Rabbit: A Great Meat Animal for Small Homesteads

Clean, quiet rabbits are easy to raise, even for urban growers.

| October/November 2011

Whether your homestead is in the city or the country, meat rabbits can help you feed your family with lean, nutritious meat. Rabbits breed and grow so quickly that one pair of healthy does (females) can produce more than 600 pounds of meat in a year. Compare that to the dressed yield of 400 pounds for an average year-old beef steer. Rabbits also use feed more efficiently than cows do: According to the U.S. Department of Agriculture, a rabbit needs 4 pounds of feed to make 1 pound of meat. In comparison, beef cattle need 7 pounds of feed or more to create 1 pound of meat, reports Michigan State University’s Department of Animal Science.

Archaeologists have found proof that the Romans raised meat rabbits 2,000 years ago, so people have known for centuries that rabbit meat is delicious. Today, we know that it’s also an excellent source of protein, has less cholesterol and fat than chicken, beef, lamb or pork, and that it has an almost ideal fatty acid ratio of 4:1 omega-6 to beneficial omega-3 fatty acids (see The Fats You Need for a Healthy Diet to learn more).

Rabbits are clean and quiet, so they won’t trouble your neighbors. Their manure can enrich your garden without composting — it’s not “hot,” so it can go directly into the garden, where it will provide lots of nitrogen and phosphorus and help build soil. Or let the rabbits’ manure fall into worm beds; see Ten Commandments for Raising Healthy Rabbits for more on this idea.

If you’d like to try raising rabbits for the table, this guide will help you get off to an excellent start.

First, Build Your Cages

Before you rush out and buy your rabbits, you need to figure out where you’re going to keep them. Each rabbit needs its own cage, so for the breeding trio of a buck and two does you’ll need three cages. (See our diagram of a homemade rabbit cage.) The cages should be protected from predators and the weather — in a garage or outbuilding, for example.

For meat rabbits, each cage should be about 3 feet square and 2 feet high to give the animals plenty of room to move around. The best material for cages is double-galvanized 14-gauge welded wire. Chicken wire is too flimsy. Use 1-inch square or 1-by-1-1⁄2-inch wire on the bottoms to prevent sore feet and to let droppings fall through. Plan to run some extra wire up the sides to prevent babies from falling out of the does’ pens. Hinge the cage doors so they swing inward, so your rabbits can’t accidentally push them open. Mount the cages 3 to 4 feet off the ground, to make working with the animals easier and to help protect them from predators such as dogs, snakes and coyotes. For two good homemade cages, see the Mississippi Cooperative Extension Service’s plans.

11/11/2017 12:01:59 AM

I raise rabbits, guineas, chickens and pigs that we eat. I process all my own meat from the animals that I raise. I also have an animal corrections officer that lives right next door. She does animal rescue for horses and other animals that are treated cruelly by the so called "pet" owners. I must be doing something right as she can and does look over our adjoining fence and can see my animals. I also have a commercial free-standing meat saw and grinder in my outdoor open kitchen that she sees me using throughout the year. It's almost time for this years pigs to be processed and time for smoked hams and bacon. My does will be bred in February for March kits. Then come the season for rabbit sausage. My rabbits are in wire cages with a ceramic tile resting area as wood absorbs urine. My rabbits have never had sore hocks. With that said, I use to raise my rabbits on the ground, whereby I was always fighting ear mites. I don't have that problem with them being raised in their cages as the cages can be disinfected, the ground cannot. I feed rabbit pellets, hay and have mineral salt licks attached to each cage. Healthy hocks, beautiful white New Zealand, American Chinchilla, and Californian fur coats on my rabbits. I check toe nails once a month and clip when needed. Check ear for mites (haven't had a mite outbreak in over two years). I also check their teeth. All is good on those wire cages as long as there is a resting area.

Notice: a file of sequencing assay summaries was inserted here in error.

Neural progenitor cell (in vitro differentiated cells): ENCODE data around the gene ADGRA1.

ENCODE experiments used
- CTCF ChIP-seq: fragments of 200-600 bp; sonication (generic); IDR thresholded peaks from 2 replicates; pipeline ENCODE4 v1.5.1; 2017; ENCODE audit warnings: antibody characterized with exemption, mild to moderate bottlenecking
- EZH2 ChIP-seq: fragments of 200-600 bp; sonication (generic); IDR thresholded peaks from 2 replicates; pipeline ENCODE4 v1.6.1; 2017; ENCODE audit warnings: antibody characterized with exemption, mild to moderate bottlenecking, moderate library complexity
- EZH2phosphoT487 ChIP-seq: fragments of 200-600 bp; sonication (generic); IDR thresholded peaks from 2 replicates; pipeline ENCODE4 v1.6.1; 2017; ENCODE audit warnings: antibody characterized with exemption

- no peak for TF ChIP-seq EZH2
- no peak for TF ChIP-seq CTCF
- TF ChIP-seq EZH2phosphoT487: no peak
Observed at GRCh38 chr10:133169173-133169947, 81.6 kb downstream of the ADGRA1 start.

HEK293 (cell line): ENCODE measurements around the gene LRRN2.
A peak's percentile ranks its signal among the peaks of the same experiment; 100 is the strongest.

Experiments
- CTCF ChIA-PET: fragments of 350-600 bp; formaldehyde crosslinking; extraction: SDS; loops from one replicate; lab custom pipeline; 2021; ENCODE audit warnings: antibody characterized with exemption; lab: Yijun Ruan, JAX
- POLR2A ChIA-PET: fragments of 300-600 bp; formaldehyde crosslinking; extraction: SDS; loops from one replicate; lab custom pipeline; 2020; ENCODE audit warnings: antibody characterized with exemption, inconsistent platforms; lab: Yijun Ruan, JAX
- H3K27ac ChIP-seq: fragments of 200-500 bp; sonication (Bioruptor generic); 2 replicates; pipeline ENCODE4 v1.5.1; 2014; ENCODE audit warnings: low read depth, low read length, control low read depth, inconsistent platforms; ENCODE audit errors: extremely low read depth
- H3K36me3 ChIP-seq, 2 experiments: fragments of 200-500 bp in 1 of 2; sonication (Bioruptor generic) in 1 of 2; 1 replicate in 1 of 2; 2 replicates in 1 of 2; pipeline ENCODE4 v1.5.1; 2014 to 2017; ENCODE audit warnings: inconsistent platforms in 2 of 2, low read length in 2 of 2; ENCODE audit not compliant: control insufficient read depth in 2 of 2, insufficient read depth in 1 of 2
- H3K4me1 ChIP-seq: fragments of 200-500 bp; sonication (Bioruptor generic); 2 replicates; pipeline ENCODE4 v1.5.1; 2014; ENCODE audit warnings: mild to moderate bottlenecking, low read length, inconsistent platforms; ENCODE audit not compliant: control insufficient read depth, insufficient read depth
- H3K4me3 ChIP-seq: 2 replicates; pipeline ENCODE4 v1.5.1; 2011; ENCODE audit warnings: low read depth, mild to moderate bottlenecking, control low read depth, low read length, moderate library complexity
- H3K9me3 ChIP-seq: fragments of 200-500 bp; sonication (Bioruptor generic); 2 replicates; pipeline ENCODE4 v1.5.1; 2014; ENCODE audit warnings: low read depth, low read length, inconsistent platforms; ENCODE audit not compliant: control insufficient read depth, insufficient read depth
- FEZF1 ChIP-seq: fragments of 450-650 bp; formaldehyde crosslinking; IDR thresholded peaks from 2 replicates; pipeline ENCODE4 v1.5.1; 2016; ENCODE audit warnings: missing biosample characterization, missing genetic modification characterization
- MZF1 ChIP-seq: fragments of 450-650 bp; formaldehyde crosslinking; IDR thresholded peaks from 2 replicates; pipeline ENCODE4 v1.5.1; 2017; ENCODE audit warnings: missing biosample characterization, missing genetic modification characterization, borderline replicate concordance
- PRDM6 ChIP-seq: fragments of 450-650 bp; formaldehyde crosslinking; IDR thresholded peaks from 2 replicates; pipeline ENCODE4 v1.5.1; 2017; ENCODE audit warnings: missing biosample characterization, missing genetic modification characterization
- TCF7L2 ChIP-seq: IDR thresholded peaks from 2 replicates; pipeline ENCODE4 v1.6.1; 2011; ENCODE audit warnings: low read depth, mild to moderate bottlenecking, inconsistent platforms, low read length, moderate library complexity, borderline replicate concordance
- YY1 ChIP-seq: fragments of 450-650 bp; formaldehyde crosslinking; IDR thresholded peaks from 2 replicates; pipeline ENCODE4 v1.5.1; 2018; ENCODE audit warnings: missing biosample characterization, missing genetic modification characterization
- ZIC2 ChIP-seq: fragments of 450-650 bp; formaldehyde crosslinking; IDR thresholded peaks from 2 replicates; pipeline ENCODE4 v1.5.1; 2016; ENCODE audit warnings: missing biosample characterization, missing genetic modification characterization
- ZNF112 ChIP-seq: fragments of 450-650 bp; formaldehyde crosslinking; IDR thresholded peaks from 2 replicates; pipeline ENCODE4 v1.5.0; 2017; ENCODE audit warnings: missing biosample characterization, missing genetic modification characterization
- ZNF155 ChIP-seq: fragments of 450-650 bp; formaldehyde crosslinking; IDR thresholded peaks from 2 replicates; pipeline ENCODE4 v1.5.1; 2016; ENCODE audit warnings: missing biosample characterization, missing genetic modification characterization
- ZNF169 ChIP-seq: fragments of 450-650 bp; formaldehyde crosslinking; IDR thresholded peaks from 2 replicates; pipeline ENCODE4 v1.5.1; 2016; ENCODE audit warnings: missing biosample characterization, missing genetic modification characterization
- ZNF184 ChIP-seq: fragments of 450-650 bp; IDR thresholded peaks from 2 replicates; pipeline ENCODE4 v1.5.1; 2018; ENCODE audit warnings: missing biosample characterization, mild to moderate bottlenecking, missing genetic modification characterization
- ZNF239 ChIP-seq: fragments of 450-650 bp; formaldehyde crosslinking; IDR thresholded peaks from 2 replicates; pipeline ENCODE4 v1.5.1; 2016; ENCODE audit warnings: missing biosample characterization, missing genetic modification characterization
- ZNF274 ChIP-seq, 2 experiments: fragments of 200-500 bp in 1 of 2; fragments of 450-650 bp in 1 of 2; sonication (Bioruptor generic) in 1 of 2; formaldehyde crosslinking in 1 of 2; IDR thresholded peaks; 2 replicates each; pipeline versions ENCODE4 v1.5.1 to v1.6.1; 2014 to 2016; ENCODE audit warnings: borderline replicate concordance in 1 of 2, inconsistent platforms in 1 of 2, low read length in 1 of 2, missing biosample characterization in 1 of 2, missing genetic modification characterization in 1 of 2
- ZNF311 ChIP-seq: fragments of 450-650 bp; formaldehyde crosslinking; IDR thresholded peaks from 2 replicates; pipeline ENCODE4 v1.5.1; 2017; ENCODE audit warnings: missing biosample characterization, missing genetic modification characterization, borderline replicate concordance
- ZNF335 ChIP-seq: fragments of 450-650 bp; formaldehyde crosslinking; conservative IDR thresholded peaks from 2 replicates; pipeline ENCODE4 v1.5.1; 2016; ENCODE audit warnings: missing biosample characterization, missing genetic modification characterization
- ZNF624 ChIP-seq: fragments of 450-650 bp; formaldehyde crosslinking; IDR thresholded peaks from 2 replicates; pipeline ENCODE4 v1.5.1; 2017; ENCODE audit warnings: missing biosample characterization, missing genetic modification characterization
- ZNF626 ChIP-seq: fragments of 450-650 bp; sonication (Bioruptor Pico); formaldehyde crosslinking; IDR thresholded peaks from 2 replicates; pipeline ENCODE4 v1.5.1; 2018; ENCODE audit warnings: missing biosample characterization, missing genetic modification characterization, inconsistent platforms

6/9/2014 1:32:27 AM

First off the arguing in the comments is both hilarious and childish. Now for my actual comment: I'm a little put off by the original article in the fact that it recommends feeding only pellets and acts as if the meat being yellow is a bad thing. Yellow in meat, fat, cows milk, etc, indicates the presence of vitamin A, which come's from fresh greens and produce. No, the synthetic "vitamin A" in pellets is not the same. The (real) vitamin A means a healthier more nutritious meat. I also have to wonder how rabbits survive in the wild if it is so impossible to raise the rabbits without all the wire's and cages and under such close supervision. I'd like to get started, but I would never eat meat from an animal fed a bunch of genetically modified grains and synthetic vitmains that exist in commercial rabbit pellets. I also would feel guilty not letting them live in their normal habitat, with access to fresh foliage and room to move. I'm fine if my rabbits took longer to reach their roaster weight than could be possible using unnatural methods such as feeding pellets. Anyway, I'd just really love to hear from people who've done this in a more natural way.

FRANCES hodges
3/22/2013 5:58:41 AM


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